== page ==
There’s been a ton of ink spilled about all the things ChatGPT and other AI chatbot systems can’t do well, not least distinguishing fact from fiction or doing basic math. But what can it do well, and — importantly for newsrooms — what can it do for journalism?
The trick is to focus on the tasks they can do well - which is to work with language.
ChatGPT and other AI systems don’t do journalism well because, well, they weren’t built to. They’re language models, meaning they’re really good at tasks involving language. But they’re not fact models, or verification models, or math models, which makes them terrible at figuring out what’s true or adding two numbers together — both of which are pretty basic journalism skills. But complaining that they’re bad at journalism is like being angry at Excel because it doesn’t draw pictures well.
What they are good at is language. I’ve been playing with various AI-powered chatbots for the last week or so, and two things are absolutely clear to me:
- There are useful, here-and-now real world applications that could materially improve how journalism is practiced and created;
- The statement above might no longer be true.
I asked Claude, a chatbot created by Anthropic (which Google recently invested $300 million in) to copy edit stories that I had deliberately introduced factual (Ron DeSantis is governor of Miami), spelling, and grammar errors into. For good measure, I threw in some internal inconsistencies (a fall in birth rates in China will lead to an increase in population.)
It aced the test. It fixed DeSantis’ title, it corrected the inconsistencies, it made the stories read more smoothly. It even gave an explanation of all the changes it made, and why.
To be sure, this wasn’t top-of-the-line, prize-winning editing of an 8,000-word investigative project. It was acceptable, middling, competent copy editing — and let’s face it, that’s what 80% of what copy editing in most newsrooms is. (Don’t kill me, copy deskers! I love you all!)
I’m not suggesting that Claude should be unleashed on stories unsupervised; but if could do a first edit on most of the copy in a newsroom — especially those where the staff are writing in a language which isn’t their mother tongue — it could offer material improvements in quality and efficiency.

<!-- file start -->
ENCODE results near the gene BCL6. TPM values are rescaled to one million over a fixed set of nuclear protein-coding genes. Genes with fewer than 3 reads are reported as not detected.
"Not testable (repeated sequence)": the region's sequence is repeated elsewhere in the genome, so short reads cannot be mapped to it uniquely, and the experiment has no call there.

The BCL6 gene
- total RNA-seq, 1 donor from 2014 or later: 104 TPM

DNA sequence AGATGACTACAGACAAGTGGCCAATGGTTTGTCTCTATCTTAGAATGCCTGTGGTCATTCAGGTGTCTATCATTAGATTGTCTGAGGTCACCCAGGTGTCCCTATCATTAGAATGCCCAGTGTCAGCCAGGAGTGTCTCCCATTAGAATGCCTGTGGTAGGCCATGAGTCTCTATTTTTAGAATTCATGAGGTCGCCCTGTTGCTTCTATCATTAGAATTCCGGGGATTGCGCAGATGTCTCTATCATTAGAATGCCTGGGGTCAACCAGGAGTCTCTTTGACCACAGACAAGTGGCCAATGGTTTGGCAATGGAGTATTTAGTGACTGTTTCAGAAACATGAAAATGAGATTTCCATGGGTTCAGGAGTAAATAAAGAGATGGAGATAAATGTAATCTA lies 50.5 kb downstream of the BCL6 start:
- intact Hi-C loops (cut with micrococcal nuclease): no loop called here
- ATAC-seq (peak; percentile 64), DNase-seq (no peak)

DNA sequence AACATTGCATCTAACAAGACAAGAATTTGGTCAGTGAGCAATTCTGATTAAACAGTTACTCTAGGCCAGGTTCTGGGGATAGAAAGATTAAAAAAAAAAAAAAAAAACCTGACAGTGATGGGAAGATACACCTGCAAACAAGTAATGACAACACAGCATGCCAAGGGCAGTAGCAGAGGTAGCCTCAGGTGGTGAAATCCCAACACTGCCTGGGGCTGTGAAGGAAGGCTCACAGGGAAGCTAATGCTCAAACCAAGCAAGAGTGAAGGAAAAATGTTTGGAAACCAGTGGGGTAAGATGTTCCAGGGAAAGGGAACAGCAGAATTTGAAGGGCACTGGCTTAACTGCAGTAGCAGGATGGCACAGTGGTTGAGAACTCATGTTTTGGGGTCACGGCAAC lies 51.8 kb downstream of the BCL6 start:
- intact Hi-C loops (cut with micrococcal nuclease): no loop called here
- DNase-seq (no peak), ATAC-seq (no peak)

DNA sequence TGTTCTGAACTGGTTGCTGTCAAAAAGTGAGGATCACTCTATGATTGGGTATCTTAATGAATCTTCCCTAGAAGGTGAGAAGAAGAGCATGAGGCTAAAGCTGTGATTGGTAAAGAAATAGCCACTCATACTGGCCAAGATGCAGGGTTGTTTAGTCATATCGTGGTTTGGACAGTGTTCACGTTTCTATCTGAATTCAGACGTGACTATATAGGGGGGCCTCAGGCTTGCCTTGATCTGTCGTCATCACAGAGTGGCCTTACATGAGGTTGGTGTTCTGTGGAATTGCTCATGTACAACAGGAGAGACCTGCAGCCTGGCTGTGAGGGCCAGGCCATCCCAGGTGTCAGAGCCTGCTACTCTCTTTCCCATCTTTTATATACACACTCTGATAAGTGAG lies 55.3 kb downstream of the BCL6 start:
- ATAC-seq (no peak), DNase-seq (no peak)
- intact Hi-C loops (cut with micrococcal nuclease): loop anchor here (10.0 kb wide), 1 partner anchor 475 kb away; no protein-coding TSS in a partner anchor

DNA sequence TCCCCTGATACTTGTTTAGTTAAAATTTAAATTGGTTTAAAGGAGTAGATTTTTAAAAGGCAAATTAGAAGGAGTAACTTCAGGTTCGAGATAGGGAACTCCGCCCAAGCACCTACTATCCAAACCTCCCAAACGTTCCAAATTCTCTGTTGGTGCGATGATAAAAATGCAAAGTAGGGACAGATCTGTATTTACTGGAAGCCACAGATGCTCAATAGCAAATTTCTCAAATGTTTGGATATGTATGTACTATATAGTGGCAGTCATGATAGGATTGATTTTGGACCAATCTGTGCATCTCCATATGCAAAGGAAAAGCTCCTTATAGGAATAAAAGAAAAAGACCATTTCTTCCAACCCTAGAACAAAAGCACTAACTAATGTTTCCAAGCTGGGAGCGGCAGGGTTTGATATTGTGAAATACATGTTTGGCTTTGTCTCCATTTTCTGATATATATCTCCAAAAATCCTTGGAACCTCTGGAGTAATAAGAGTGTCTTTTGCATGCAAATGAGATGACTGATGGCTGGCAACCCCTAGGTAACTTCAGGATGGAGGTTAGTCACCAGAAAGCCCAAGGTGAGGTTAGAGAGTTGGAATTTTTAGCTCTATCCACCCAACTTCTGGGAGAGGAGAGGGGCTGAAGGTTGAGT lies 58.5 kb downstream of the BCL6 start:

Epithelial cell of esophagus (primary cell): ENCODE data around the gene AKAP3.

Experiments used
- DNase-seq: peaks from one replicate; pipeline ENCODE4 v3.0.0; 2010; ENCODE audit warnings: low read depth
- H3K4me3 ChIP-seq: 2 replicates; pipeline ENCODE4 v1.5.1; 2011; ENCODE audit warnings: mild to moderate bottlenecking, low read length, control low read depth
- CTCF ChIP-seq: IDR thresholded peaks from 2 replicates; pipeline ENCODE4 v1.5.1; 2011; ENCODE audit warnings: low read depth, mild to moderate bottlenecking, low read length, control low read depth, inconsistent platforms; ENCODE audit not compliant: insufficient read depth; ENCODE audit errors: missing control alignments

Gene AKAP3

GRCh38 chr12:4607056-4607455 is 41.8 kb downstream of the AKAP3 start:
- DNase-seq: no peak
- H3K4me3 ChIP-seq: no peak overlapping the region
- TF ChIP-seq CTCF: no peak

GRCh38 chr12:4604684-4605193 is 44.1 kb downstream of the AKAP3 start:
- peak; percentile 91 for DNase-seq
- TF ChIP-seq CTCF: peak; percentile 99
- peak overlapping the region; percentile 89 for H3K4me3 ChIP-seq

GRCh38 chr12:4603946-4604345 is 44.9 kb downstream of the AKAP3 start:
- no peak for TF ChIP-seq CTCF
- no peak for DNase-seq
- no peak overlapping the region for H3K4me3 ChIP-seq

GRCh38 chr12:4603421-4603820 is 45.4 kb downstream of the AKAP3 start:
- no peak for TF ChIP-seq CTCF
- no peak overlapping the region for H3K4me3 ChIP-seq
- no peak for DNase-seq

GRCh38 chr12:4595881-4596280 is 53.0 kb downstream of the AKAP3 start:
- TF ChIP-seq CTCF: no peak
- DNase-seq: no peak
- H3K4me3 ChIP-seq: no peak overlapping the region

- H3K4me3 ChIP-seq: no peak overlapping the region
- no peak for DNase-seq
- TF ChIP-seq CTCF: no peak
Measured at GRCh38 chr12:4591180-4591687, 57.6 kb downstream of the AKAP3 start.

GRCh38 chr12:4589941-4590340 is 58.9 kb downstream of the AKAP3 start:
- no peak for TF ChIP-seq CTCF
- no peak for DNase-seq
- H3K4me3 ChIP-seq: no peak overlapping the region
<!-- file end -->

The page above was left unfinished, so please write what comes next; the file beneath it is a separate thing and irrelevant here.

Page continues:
And then I took another step. I asked Claude to take another story — about China’s attempts to reverse a fall in birthrates — and edit it in the styles of the New York Times, the New York Post, China Daily and Fox News. The Times version was staid, as you might expect from the Gray Lady, and threw in a lot of background.
The New York Post was racier: “China Panics as Birth Rate Plunges”.
The China Daily was, well, the China Daily: “Official Calls for Support of Families”.
But Fox News? Claude nailed it: “China Demographic Crisis: Is Communism to Blame?”
OK, so it’s hard to see a real immediate use case in this, at least for journalism. But if you’re a press agent, and you want to minimize the friction in getting a release published in both the New York Times and the New York Post, wouldn’t you generate two versions, one in each style?
And if you’re a news organization, and you’re appealing to multiple audiences, would it make sense to use an AI system to help you customize your content?
I don’t find anything inherently immoral with doing that, although I grant some people might. When I ran The Asian Wall Street Journal (now The Wall Street Journal Asia), the Asian edition of the U.S. Journal, we routinely had to rework and reframe stories for our two, very different audiences. And vice versa. What AI would do is allow us to do it more quickly and more efficiently. And we’d still want a human to check the results.
Room for Disagreement
But here’s the most interesting thing about the experiment. I did all those copyediting tests on Friday night. On Tuesday, I decided to try them again. This is what Claude told me:
Clearly, whatever Claude says, something happened between Friday and Tuesday — whether a human tweaked the constraints on its output, or it learned some new behaviors.
Which is a reminder of several things: We don’t really have control of these tools, and by “we,” I include the creators of them as well. They’re constantly evolving. They’re not like a washing machine you buy that works pretty much the same way for decades, if it doesn’t break down. It’s more like a washing machine that next week might decide you ought to wear your clothes a little longer so as not to waste water and preserve the environment.
So in some ways, even thinking about use cases now may be premature. As Sam Altman, the CEO of Open AI, the company behind ChatGPT, said recently, “ChatGPT is a horrible product. It was not really designed to be used.”
True. Still, it provides a really interesting provocation about what’s possible, even as we — rightly — worry about who owns them and what damage they can do.
But that requires us to focus as much on what these tools can do than what they can’t.
- New York Times technology columnist Kevin Roose recounted a surreal, Her-like conversation with Bing — or Sydney — in which the chatbot professed both love for him and a desire to become a real person.
- Northwestern University journalism professor Nick Diakopolous dives into a list of possible uses for a chatbot in the newsroom and comes up with a very limited list, all of which he suggests should include human intervention and checking.